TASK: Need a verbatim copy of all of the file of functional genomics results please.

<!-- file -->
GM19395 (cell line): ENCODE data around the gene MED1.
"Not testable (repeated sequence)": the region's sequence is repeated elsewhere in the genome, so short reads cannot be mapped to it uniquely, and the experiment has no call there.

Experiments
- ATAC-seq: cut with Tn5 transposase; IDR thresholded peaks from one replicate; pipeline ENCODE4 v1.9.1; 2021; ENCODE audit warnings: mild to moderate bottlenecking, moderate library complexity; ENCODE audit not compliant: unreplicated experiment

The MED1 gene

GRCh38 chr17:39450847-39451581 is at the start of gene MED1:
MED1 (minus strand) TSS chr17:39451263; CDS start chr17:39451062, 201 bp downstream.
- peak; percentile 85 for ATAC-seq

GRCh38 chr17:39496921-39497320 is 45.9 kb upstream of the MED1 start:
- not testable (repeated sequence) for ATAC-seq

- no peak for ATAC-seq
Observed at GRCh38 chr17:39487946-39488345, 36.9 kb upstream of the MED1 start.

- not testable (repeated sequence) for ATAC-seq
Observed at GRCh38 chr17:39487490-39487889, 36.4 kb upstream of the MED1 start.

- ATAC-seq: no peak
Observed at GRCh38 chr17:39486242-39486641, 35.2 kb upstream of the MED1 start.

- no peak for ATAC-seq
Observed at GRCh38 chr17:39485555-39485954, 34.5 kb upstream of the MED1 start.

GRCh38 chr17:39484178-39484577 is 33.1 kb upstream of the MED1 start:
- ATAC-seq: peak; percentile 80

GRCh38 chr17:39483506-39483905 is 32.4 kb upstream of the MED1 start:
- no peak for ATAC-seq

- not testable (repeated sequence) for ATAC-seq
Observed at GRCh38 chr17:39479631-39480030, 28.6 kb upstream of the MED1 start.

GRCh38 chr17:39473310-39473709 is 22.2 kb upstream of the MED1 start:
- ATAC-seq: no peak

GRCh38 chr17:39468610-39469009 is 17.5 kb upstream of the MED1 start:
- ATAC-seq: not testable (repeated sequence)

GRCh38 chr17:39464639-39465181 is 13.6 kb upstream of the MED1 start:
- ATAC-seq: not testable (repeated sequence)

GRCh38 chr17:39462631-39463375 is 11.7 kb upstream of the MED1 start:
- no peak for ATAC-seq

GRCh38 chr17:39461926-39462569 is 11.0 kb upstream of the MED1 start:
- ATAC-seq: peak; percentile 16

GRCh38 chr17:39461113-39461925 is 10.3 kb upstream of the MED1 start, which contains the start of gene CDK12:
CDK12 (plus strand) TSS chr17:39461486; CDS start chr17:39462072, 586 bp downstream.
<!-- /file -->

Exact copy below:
GM19395 (cell line): ENCODE data around the gene MED1.
"Not testable (repeated sequence)": the region's sequence is repeated elsewhere in the genome, so short reads cannot be mapped to it uniquely, and the experiment has no call there.

Experiments
- ATAC-seq: cut with Tn5 transposase; IDR thresholded peaks from one replicate; pipeline ENCODE4 v1.9.1; 2021; ENCODE audit warnings: mild to moderate bottlenecking, moderate library complexity; ENCODE audit not compliant: unreplicated experiment

The MED1 gene

GRCh38 chr17:39450847-39451581 is at the start of gene MED1:
MED1 (minus strand) TSS chr17:39451263; CDS start chr17:39451062, 201 bp downstream.
- peak; percentile 85 for ATAC-seq

GRCh38 chr17:39496921-39497320 is 45.9 kb upstream of the MED1 start:
- not testable (repeated sequence) for ATAC-seq

- no peak for ATAC-seq
Observed at GRCh38 chr17:39487946-39488345, 36.9 kb upstream of the MED1 start.

- not testable (repeated sequence) for ATAC-seq
Observed at GRCh38 chr17:39487490-39487889, 36.4 kb upstream of the MED1 start.

- ATAC-seq: no peak
Observed at GRCh38 chr17:39486242-39486641, 35.2 kb upstream of the MED1 start.

- no peak for ATAC-seq
Observed at GRCh38 chr17:39485555-39485954, 34.5 kb upstream of the MED1 start.

GRCh38 chr17:39484178-39484577 is 33.1 kb upstream of the MED1 start:
- ATAC-seq: peak; percentile 80

GRCh38 chr17:39483506-39483905 is 32.4 kb upstream of the MED1 start:
- no peak for ATAC-seq

- not testable (repeated sequence) for ATAC-seq
Observed at GRCh38 chr17:39479631-39480030, 28.6 kb upstream of the MED1 start.

GRCh38 chr17:39473310-39473709 is 22.2 kb upstream of the MED1 start:
- ATAC-seq: no peak

GRCh38 chr17:39468610-39469009 is 17.5 kb upstream of the MED1 start:
- ATAC-seq: not testable (repeated sequence)

GRCh38 chr17:39464639-39465181 is 13.6 kb upstream of the MED1 start:
- ATAC-seq: not testable (repeated sequence)

GRCh38 chr17:39462631-39463375 is 11.7 kb upstream of the MED1 start:
- no peak for ATAC-seq

GRCh38 chr17:39461926-39462569 is 11.0 kb upstream of the MED1 start:
- ATAC-seq: peak; percentile 16

GRCh38 chr17:39461113-39461925 is 10.3 kb upstream of the MED1 start, which contains the start of gene CDK12:
CDK12 (plus strand) TSS chr17:39461486; CDS start chr17:39462072, 586 bp downstream.